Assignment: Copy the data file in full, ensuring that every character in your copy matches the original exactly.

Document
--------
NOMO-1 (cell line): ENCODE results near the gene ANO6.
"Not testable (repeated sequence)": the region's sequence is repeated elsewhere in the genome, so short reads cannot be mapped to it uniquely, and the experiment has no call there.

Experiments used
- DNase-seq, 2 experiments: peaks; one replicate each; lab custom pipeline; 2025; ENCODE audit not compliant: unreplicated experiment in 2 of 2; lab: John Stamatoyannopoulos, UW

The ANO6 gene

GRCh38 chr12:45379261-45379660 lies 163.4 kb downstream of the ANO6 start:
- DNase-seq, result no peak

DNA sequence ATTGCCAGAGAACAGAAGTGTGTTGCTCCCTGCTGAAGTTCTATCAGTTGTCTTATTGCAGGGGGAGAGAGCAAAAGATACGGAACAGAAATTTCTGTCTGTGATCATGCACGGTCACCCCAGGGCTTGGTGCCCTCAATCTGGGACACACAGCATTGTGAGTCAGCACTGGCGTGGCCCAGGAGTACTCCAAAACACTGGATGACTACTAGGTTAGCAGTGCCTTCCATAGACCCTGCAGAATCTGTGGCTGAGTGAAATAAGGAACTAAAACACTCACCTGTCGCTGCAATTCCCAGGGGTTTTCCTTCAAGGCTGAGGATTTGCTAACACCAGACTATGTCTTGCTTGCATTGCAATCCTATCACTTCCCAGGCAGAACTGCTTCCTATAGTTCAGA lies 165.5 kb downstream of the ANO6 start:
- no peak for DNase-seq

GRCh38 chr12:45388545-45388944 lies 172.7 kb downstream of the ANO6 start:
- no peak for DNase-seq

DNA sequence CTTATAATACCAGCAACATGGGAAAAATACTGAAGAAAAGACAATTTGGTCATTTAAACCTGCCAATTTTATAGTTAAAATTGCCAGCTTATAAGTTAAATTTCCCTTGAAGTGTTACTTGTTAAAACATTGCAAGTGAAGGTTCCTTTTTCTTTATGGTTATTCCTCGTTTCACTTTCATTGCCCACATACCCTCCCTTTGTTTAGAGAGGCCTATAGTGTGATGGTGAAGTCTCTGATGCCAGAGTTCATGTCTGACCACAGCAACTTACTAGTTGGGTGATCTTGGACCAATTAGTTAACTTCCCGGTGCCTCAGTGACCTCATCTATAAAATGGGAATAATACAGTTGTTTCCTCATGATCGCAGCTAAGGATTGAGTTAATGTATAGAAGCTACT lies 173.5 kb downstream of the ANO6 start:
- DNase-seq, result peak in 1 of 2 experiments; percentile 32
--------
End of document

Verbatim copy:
NOMO-1 (cell line): ENCODE results near the gene ANO6.
"Not testable (repeated sequence)": the region's sequence is repeated elsewhere in the genome, so short reads cannot be mapped to it uniquely, and the experiment has no call there.

Experiments used
- DNase-seq, 2 experiments: peaks; one replicate each; lab custom pipeline; 2025; ENCODE audit not compliant: unreplicated experiment in 2 of 2; lab: John Stamatoyannopoulos, UW

The ANO6 gene

GRCh38 chr12:45379261-45379660 lies 163.4 kb downstream of the ANO6 start:
- DNase-seq, result no peak

DNA sequence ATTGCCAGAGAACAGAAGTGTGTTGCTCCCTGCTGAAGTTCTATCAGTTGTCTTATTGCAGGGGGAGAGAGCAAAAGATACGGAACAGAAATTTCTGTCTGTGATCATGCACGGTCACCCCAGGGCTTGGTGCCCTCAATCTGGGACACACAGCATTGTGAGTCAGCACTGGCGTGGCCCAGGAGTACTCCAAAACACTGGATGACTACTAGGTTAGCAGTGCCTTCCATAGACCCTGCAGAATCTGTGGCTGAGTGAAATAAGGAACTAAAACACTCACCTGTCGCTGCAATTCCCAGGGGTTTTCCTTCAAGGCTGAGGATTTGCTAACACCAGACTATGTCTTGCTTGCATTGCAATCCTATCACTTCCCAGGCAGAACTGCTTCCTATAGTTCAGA lies 165.5 kb downstream of the ANO6 start:
- no peak for DNase-seq

GRCh38 chr12:45388545-45388944 lies 172.7 kb downstream of the ANO6 start:
- no peak for DNase-seq

DNA sequence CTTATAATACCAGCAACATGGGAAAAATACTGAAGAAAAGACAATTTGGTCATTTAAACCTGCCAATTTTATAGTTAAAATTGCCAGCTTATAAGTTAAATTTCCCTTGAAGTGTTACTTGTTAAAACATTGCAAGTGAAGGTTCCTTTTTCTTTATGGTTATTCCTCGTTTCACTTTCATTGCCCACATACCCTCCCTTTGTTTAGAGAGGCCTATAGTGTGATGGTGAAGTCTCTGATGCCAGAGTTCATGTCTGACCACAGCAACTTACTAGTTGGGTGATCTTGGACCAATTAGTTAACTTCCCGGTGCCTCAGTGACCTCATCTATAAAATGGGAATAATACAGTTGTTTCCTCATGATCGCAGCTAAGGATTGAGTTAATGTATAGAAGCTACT lies 173.5 kb downstream of the ANO6 start:
- DNase-seq, result peak in 1 of 2 experiments; percentile 32